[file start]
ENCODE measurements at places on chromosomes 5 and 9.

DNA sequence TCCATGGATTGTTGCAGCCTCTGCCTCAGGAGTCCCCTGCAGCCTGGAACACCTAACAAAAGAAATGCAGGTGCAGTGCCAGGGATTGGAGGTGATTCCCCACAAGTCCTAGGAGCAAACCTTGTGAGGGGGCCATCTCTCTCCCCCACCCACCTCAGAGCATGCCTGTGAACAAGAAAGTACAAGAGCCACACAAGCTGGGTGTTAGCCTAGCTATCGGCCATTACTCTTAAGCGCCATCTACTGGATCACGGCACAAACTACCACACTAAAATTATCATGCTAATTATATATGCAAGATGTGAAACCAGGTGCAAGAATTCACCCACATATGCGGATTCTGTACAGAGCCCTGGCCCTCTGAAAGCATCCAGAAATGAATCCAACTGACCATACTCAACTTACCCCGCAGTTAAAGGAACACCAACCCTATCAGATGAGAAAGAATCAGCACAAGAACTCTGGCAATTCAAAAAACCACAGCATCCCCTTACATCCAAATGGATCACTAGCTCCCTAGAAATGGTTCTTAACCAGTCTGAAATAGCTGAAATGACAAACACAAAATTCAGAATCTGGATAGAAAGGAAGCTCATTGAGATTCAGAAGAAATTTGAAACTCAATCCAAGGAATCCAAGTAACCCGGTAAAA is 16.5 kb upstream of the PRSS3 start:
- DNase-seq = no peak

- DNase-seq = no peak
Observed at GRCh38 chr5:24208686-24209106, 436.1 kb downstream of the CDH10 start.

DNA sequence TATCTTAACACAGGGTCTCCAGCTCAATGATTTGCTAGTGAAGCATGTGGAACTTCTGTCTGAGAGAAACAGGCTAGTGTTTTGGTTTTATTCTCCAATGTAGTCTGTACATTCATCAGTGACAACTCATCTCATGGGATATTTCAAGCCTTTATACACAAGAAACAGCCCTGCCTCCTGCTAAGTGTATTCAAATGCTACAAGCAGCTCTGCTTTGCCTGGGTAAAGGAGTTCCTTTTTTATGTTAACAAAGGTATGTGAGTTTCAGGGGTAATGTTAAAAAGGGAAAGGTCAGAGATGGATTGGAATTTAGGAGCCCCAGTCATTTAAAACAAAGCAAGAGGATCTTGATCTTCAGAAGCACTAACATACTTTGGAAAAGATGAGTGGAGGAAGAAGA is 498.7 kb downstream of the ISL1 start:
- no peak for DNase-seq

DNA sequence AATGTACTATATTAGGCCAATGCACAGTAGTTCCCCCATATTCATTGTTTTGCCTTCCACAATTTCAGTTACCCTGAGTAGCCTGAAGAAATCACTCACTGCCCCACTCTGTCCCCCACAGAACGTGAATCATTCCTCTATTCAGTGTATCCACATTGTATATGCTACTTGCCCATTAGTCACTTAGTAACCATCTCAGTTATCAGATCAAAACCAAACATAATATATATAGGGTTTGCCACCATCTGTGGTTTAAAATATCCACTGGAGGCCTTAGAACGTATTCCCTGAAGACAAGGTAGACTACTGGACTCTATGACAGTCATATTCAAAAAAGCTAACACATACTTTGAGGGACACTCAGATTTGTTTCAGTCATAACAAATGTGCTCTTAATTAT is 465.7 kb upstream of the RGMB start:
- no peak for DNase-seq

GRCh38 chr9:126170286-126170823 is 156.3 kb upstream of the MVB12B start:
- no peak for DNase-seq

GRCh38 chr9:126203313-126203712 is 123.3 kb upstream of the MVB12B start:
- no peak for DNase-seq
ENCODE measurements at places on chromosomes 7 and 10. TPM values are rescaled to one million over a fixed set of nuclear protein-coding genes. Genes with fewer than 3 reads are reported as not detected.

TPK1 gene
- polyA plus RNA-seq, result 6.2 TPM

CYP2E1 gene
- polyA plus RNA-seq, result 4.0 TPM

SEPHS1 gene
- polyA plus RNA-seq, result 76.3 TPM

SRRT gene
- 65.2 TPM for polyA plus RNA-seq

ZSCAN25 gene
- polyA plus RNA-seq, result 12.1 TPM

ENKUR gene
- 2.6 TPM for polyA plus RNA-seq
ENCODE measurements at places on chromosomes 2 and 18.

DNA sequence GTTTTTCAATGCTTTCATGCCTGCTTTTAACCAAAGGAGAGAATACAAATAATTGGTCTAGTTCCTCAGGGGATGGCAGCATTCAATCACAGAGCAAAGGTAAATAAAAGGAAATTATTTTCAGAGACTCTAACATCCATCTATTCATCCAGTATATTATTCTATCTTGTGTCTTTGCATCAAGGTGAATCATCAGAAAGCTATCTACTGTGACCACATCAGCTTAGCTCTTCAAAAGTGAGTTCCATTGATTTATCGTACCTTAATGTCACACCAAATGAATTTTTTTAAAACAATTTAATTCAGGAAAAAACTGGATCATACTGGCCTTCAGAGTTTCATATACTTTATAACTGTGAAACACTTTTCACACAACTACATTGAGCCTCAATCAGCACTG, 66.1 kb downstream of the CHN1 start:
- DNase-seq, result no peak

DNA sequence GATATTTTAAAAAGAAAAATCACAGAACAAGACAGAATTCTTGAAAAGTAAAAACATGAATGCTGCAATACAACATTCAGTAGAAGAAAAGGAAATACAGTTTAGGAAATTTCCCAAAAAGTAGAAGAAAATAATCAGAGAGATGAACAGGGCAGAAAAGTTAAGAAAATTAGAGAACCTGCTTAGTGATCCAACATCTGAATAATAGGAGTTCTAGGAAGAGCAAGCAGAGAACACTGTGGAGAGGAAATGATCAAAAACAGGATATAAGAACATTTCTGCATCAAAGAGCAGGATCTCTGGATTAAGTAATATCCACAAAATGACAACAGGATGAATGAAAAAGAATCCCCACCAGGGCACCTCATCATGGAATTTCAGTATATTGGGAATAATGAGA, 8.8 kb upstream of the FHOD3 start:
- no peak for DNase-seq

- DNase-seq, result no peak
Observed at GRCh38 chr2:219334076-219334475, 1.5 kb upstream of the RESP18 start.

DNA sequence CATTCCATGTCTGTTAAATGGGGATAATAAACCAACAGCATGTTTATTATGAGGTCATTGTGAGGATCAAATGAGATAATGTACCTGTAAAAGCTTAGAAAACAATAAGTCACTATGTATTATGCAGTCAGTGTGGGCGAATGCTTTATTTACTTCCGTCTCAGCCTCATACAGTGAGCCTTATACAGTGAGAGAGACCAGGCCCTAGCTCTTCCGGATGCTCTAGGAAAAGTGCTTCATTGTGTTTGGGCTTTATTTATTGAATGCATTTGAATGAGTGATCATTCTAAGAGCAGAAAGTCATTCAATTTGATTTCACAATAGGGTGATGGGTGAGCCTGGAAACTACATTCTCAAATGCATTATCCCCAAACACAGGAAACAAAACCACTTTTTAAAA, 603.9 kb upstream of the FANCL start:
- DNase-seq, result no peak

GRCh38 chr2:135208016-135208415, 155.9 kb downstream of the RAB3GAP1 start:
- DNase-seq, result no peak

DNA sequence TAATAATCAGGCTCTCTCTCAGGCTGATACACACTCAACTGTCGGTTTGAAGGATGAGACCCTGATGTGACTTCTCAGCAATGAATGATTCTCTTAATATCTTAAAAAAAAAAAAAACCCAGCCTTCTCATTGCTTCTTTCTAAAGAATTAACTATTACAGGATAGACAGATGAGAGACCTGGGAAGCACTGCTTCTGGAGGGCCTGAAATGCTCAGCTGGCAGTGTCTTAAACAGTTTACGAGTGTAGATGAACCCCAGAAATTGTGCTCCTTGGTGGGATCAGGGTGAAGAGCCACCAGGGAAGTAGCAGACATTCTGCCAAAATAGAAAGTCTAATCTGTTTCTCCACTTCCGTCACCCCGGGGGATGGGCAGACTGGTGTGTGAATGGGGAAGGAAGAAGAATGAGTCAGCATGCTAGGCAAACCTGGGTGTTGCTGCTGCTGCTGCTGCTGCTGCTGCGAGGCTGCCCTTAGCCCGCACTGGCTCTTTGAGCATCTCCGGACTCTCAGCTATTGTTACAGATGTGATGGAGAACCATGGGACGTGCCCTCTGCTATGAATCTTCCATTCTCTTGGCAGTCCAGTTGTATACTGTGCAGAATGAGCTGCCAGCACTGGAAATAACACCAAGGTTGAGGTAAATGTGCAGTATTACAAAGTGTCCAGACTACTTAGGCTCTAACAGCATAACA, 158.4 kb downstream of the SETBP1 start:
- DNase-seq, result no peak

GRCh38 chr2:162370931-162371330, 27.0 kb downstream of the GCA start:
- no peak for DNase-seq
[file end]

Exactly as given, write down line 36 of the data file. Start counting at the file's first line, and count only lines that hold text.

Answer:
GRCh38 chr2:135208016-135208415, 155.9 kb downstream of the RAB3GAP1 start: